Verify that network rules are configured correctly. A typical configuration would be a NAT relationship between the perimeter network and the External network, and a route relationship between the perimeter network and the Internal network. For more information about configuring network rules, see Best Practices for Configuring Networks in ISA Server 2004 at the ISA Server Configuration and Administration Web site.
Check that access rules allowing traffic are correctly defined.
You can apply the 3-Leg Perimeter network template to configure network rules and firewall policy that typically correspond with a perimeter scenario, and then modify them as required. Note that when you apply a network template, any access rules you have defined will be overwritten. For more information, see the topic 3-Leg Perimeter network template in ISA Server online Help.
Problem: To allow access from only a narrow range of IP addresses, a custom External network was defined. Now users from that External network cannot use a virtual private network (VPN) to access ISA Server. Users from the predefined External network can use a VPN successfully.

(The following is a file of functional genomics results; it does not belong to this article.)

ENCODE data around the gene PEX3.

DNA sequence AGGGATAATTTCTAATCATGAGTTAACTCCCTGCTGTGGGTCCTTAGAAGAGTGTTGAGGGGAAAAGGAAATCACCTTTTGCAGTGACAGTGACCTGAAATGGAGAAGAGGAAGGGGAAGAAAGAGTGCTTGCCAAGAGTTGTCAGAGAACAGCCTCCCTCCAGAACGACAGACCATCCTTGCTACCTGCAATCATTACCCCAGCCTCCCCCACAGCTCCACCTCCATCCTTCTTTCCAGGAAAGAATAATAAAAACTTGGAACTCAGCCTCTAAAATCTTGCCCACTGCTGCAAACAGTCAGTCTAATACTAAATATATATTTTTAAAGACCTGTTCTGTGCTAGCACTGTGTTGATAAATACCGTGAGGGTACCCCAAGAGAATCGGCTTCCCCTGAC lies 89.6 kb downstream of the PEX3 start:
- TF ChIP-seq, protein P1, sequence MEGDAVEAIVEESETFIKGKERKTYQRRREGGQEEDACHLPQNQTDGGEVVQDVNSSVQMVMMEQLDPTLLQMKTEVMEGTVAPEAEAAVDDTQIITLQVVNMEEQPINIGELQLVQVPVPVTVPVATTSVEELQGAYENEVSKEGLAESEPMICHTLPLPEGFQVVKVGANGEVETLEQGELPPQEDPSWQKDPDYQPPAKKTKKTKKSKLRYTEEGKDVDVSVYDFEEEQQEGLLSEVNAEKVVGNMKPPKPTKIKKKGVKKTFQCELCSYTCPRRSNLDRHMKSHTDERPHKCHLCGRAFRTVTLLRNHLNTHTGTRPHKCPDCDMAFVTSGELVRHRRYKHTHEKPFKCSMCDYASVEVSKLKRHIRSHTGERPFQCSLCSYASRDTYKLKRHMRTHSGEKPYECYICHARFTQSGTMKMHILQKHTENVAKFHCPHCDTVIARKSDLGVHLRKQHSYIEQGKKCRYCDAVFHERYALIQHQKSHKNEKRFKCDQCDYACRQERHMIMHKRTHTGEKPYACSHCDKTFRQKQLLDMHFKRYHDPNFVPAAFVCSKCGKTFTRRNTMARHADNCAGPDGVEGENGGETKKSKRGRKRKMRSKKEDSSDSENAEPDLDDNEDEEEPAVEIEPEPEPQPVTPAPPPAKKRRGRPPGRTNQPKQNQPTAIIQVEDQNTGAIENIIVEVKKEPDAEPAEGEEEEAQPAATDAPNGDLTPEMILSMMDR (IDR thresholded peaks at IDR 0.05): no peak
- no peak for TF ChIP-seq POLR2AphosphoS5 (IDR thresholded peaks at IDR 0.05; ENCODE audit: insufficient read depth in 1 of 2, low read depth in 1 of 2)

Cause: Creating a custom External network for which ISA Server does not have an associated network adapter is not a valid configuration.
Solution: Do not create another External network. To limit access to certain Internet sites, define IP addresses as an address range and use these address range network objects as the rule destination in access rules. For a suggested solution, see Excluding Specific Addresses from VPN Source Networks in ISA Server 2004 at the Microsoft TechNet Web site.
Problem: You have ISA Server installed on a computer with two network adapters. Your infrastructure consists of four subnets connected by routers on the Internal network. You have created networks for each subnet, but traffic is not flowing between ISA Server and some of the networks.
Cause: All IP addresses behind an ISA Server network adapter are considered as part of the same network. So even if you have routed subnets, ISA Server treats them as a single network. You should only create ISA Server networks for interfaces connected to ISA Server. (The only exception to this is networks representing remote VPN sites.)